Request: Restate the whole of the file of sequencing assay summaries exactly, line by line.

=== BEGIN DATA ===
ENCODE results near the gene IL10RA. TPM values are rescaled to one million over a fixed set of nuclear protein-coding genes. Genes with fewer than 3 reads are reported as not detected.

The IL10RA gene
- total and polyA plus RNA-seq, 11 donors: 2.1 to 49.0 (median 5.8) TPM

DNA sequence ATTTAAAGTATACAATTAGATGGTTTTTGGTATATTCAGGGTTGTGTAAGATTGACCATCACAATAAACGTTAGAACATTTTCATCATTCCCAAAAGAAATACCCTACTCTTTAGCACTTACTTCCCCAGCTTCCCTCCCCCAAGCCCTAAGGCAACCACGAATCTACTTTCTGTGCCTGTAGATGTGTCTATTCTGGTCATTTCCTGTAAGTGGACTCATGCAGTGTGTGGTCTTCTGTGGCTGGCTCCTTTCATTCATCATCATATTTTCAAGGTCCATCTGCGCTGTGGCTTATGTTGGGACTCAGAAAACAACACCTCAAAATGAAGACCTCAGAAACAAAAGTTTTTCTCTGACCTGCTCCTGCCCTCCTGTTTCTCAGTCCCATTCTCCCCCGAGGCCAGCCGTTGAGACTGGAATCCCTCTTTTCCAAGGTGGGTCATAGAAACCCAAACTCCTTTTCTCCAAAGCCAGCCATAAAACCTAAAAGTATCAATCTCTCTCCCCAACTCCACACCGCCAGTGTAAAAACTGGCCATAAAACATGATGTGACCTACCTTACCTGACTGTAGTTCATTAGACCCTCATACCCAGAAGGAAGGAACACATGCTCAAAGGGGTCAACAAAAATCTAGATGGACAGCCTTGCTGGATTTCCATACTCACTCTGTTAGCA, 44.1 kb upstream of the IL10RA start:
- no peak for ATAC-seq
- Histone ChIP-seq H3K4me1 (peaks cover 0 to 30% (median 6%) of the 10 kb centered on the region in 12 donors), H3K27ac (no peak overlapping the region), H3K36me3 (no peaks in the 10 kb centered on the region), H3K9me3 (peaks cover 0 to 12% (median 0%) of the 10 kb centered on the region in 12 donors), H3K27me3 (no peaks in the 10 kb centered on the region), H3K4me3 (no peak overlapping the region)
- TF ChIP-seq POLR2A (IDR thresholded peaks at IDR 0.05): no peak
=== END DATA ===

ENCODE results near the gene IL10RA. TPM values are rescaled to one million over a fixed set of nuclear protein-coding genes. Genes with fewer than 3 reads are reported as not detected.

The IL10RA gene
- total and polyA plus RNA-seq, 11 donors: 2.1 to 49.0 (median 5.8) TPM

DNA sequence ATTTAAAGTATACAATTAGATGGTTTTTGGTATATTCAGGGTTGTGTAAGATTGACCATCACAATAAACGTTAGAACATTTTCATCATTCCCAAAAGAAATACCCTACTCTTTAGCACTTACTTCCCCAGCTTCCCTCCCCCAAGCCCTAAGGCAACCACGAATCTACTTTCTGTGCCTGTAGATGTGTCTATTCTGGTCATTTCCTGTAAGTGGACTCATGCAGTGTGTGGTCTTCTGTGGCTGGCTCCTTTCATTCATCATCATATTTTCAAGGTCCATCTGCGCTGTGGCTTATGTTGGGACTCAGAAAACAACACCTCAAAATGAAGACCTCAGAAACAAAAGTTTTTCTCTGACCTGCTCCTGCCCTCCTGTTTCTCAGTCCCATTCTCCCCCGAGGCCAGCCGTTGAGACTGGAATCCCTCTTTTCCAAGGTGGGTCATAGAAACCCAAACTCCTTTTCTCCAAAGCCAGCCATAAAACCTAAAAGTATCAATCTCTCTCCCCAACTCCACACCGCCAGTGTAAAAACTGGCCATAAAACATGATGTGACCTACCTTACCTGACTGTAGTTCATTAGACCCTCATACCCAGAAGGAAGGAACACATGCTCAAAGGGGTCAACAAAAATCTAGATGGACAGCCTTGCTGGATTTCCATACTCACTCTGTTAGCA, 44.1 kb upstream of the IL10RA start:
- no peak for ATAC-seq
- Histone ChIP-seq H3K4me1 (peaks cover 0 to 30% (median 6%) of the 10 kb centered on the region in 12 donors), H3K27ac (no peak overlapping the region), H3K36me3 (no peaks in the 10 kb centered on the region), H3K9me3 (peaks cover 0 to 12% (median 0%) of the 10 kb centered on the region in 12 donors), H3K27me3 (no peaks in the 10 kb centered on the region), H3K4me3 (no peak overlapping the region)
- TF ChIP-seq POLR2A (IDR thresholded peaks at IDR 0.05): no peak